To install Shorewall using the tarball and install script:

  1. unpack the tarballs:

    tar -jxf shorewall-4.5.0.tar.bz2
  2. cd to the shorewall directory (the version is encoded in the directory name as in shorewall-4.3.5).

  3. Type:

    ./install.sh 

    or if you are installing Shorewall or Shorewall6 version 4.4.8 or later, you may type:

    ./install.sh -s

    The -s option suppresses installation of all files in /etc/shorewall except shorewall.conf. You can copy any other files you need from one of the Samples or from /usr/share/shorewall/configfiles/.

  4. If the install script was unable to configure Shorewall to be started automatically at boot, see these instructions.

Beginning with shorewall 4.4.20.1, the installer also supports a -a (annotated) option. Beginning with that release, the standard configuration files (including samples) may be annotated with the contents of the associated manpage. The -a option enables that behavior. The default remains that the configuration files do not include documentation.

Executables in /usr and Perl Modules

Distributions have different philosophies about the proper file hierarchy. Two issures are particularly contentious:

  • Executable files in /usr/share/shorewall*. These include;

    • getparams

    • compiler.pl

    • wait4ifup

    • shorecap

    • ifupdown

  • Perl Modules in /usr/share/shorewall/Shorewall.

To allow distributions to designate alternate locations for these files, the installers (install.sh) from 4.4.19 onward support the following environmental variables:

LIBEXEC

Determines where in /usr getparams, compiler.pl, wait4ifup, shorecap and ifupdown are installed. Shorewall and Shorewall6 must be installed with the same value of LIBEXEC. The listed executables are installed in /usr/${LIBEXEC}/shorewall*. The default value of LIBEXEC is 'share'. LIBEXEC is recognized by all installers and uninstallers.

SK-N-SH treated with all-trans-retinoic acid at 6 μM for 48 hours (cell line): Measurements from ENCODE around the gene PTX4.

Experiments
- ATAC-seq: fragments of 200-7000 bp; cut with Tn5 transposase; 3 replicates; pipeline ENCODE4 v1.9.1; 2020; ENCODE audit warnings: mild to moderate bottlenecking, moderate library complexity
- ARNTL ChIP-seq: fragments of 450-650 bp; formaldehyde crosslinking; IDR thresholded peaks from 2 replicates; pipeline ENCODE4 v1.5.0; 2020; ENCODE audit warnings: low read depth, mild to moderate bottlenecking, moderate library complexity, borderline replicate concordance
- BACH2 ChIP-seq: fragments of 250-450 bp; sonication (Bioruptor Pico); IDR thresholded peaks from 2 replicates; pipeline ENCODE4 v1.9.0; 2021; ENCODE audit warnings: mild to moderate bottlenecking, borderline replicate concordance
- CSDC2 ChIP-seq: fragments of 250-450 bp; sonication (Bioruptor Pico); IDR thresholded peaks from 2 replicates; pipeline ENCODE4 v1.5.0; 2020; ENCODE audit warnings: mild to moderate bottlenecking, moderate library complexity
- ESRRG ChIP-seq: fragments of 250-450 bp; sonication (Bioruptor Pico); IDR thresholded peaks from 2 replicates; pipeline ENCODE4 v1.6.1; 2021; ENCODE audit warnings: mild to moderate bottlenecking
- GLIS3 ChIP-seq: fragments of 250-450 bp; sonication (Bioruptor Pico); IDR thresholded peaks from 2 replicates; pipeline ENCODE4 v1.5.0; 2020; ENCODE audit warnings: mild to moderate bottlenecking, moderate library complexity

Beginning with Shorewall 4.4.20, you can specify an absolute path name for LIBEXEC, in which case the listed executables will be installed in ${LIBEXEC}/shorewall*.

Beginning with Shorewall 4.5.1, you must specify an absolute pathname for LIBEXEC.

PERLLIB

Determines where in /usr the Shorewall Perl modules are installed. Shorewall and Shorewall6 must be installed with the same value of PERLLIB. The modules are installed in /usr/${PERLLIB}/Shorewall. The default value of PERLLIB is 'share/shorewall'. PERLLIB is only recognized by the Shorewall and Shorewall6 installers.

Beginning with Shorewall 4.4.20, you can specify an absolute path name for PERLLIB, in which case the Shorewall Perl modules will be installed in ${PERLLIB}/Shorewall/.

Beginning with Shorewall 4.5.1, you must specify an absolute pathname for PERLLIB.

MANDIR

Determines where the man pages are installed. Default is distribution-dependent as shown below.

Default Install Locations

The default install locations are distribution dependent as shown in the following sections. These are the locations that are chosen by the install.sh scripts.

All Distributions
COMPONENTLOCATION
man pages/usr/share/man/ (may ve overridden using MANDIR)